Thoughts on iOS 7 6/12/13

By Chris Johnson

On Monday, Apple announced iOS 7, the latest version of their mobile operating system. The most striking change is the new style of the interface. Instead of buttons that look 3D and textures that mimic real life objects, the interface is now flattened out and full of pastel colors. It looks new and fresh, which puts Apple on equal footing with the great work coming out of Microsoft and Google.

However, the new look is far from perfect. Some of the icon designs border on terrible and too much of the type is too thin for decent legibility. Apple will likely improve aspects of this new look over the coming months and years. OS X was similarly garish when it was first released, but now it's more muted and tasteful.

Apple also made welcome interface tweaks, including a revamped Notification Center and multitasking interface. I’m particularly happy that they added a quick access panel called Control Center for toggling the WiFi and Bluetooth radios. I fiddle with those settings a lot when I’m travelling and it will be nice not having to dig into the Settings app.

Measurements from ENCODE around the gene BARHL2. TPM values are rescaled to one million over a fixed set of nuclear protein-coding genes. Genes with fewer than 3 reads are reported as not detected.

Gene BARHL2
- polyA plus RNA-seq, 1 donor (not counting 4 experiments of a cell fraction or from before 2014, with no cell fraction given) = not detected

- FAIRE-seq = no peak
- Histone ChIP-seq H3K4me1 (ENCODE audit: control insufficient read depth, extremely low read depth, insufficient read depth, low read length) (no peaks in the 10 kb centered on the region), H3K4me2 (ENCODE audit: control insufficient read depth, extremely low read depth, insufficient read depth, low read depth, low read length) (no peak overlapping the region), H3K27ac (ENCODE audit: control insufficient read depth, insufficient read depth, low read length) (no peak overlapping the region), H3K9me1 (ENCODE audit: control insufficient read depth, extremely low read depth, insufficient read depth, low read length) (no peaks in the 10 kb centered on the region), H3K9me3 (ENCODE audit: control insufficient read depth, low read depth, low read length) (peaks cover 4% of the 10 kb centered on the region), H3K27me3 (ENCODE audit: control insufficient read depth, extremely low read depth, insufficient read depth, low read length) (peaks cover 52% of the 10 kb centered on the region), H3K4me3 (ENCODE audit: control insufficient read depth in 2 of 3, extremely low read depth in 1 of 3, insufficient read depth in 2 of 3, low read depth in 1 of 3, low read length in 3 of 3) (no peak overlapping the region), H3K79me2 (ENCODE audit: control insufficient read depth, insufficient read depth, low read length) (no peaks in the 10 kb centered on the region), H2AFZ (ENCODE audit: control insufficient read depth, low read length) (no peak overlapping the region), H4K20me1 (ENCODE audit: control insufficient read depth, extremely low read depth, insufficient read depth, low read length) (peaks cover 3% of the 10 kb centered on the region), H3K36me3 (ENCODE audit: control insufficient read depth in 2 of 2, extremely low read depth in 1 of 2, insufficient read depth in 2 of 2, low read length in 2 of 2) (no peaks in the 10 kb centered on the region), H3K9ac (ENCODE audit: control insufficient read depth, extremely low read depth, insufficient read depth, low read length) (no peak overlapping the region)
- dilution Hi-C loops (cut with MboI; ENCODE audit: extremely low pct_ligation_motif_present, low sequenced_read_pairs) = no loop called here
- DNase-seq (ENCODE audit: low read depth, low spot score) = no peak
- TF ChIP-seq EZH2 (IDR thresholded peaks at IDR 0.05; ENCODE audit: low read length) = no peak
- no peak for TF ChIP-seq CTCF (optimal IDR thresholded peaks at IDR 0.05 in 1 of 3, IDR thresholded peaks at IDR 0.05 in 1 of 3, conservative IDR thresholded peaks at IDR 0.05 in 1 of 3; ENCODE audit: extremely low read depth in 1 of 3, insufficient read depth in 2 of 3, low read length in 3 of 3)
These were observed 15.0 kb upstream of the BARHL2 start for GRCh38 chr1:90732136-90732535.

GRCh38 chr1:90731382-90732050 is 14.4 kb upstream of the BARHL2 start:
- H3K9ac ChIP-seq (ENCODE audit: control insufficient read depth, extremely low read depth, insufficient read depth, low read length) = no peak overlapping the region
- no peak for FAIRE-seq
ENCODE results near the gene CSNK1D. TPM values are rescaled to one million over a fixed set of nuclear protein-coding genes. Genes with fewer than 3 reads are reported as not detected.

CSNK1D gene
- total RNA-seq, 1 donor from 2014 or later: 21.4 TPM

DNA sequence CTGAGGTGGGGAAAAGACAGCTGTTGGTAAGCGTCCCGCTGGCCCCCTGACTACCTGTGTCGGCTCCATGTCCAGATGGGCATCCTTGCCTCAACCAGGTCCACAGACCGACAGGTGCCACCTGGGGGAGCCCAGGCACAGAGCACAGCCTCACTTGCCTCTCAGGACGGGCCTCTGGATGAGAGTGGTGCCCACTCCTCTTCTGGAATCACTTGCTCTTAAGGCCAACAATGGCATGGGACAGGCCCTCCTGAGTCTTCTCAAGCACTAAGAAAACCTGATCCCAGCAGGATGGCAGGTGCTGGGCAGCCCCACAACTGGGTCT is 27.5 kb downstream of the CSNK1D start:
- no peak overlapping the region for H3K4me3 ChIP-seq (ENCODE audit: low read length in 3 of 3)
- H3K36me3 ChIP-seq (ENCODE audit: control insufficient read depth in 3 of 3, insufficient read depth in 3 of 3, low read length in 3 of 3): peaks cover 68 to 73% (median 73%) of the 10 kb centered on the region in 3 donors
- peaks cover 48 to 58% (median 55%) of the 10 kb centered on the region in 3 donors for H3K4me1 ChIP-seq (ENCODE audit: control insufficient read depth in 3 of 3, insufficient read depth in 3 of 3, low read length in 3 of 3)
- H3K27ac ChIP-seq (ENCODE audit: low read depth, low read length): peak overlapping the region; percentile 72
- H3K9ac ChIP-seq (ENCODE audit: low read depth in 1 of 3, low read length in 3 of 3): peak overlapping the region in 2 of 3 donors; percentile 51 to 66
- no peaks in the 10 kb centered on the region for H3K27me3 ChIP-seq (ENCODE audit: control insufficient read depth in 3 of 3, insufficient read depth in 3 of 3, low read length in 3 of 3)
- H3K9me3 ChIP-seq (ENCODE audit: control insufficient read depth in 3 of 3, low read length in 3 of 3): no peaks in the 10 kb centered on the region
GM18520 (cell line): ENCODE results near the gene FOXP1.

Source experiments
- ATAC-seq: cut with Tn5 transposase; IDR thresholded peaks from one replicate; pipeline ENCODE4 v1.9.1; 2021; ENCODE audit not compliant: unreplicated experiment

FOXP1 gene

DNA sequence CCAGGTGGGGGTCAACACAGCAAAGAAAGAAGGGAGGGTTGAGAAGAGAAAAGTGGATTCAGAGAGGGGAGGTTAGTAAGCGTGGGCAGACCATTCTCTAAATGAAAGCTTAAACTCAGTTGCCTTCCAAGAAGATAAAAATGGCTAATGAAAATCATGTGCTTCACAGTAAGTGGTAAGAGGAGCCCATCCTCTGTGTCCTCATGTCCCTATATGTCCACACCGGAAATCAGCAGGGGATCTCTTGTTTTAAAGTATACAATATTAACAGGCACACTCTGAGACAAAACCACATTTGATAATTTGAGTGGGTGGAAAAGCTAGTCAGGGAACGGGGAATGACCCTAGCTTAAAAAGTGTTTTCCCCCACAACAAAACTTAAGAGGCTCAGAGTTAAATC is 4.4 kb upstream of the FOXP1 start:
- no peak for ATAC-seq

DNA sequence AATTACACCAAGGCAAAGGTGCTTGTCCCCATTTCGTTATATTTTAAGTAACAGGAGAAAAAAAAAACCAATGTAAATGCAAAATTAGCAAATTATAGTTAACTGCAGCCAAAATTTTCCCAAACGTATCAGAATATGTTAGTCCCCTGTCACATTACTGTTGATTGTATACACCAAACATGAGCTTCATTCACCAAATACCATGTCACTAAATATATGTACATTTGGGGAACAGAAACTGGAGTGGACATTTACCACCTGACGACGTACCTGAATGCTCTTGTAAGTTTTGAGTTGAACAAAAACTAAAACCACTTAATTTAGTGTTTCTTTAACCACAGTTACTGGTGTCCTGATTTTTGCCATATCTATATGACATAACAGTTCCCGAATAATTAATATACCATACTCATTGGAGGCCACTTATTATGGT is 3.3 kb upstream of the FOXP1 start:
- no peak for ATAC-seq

Even with the slew of nice new features, there are still some big omissions holding iOS back. Apps have no great way to communicate directly with each other1. More annoyingly, you can’t register third party apps as the default for web browsing, emailing, or navigation. Many of Apple’s default apps are simply not best in class2, and users should have the freedom to pick from the vast number of alternatives on the App Store. Unfortunately, I doubt these features will be added at least until iOS 8 is announced at next year’s WWDC.


  1. Windows apps have this ability through a flexible system called contracts

  2. Apple Maps is a perfect example. Google Maps is superior to Apple Maps for many people (especially those of us that use public transportation). Yet we can’t have the system route mapping requests to Google’s superior app.